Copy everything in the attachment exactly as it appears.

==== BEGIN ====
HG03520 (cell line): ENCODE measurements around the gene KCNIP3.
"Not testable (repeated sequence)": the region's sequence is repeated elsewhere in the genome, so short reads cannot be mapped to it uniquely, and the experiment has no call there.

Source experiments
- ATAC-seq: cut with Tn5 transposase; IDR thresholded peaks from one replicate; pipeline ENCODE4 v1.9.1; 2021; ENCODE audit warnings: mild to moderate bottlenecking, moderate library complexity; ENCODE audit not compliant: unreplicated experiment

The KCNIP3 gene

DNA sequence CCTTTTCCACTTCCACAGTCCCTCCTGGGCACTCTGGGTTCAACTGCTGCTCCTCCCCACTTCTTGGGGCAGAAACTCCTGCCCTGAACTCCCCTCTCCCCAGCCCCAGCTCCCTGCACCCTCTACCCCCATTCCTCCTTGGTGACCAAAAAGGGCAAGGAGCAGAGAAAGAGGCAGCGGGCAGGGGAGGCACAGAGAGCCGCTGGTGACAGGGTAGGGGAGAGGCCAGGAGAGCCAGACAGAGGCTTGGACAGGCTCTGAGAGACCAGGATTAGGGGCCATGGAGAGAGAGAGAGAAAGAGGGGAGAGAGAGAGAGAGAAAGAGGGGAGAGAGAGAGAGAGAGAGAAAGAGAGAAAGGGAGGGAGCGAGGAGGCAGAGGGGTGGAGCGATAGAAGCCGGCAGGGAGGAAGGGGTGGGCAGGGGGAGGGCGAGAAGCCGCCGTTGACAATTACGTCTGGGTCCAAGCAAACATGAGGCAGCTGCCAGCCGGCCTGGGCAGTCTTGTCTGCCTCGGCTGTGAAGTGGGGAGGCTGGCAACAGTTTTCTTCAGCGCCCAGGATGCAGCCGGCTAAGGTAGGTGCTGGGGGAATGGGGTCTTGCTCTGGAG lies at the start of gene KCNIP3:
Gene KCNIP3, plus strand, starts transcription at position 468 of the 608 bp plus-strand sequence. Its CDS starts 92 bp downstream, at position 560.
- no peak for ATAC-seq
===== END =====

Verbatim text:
HG03520 (cell line): ENCODE measurements around the gene KCNIP3.
"Not testable (repeated sequence)": the region's sequence is repeated elsewhere in the genome, so short reads cannot be mapped to it uniquely, and the experiment has no call there.

Source experiments
- ATAC-seq: cut with Tn5 transposase; IDR thresholded peaks from one replicate; pipeline ENCODE4 v1.9.1; 2021; ENCODE audit warnings: mild to moderate bottlenecking, moderate library complexity; ENCODE audit not compliant: unreplicated experiment

The KCNIP3 gene

DNA sequence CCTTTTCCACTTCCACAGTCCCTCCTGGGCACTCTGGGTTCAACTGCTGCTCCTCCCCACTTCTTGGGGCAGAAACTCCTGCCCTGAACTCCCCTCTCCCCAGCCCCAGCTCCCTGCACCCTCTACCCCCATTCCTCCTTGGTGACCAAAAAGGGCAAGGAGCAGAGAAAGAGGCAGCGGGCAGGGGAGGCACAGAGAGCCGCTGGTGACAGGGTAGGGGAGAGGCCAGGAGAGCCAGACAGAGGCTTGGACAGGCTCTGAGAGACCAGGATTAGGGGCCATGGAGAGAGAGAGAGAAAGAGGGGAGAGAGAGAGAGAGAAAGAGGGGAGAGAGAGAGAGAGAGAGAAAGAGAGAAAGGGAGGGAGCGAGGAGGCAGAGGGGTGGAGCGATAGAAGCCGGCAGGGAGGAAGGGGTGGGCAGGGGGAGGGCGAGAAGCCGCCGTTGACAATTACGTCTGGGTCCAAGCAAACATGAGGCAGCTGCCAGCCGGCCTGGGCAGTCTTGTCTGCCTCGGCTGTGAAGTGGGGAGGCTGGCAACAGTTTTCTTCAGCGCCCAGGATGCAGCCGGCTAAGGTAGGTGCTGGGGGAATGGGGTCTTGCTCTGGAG lies at the start of gene KCNIP3:
Gene KCNIP3, plus strand, starts transcription at position 468 of the 608 bp plus-strand sequence. Its CDS starts 92 bp downstream, at position 560.
- no peak for ATAC-seq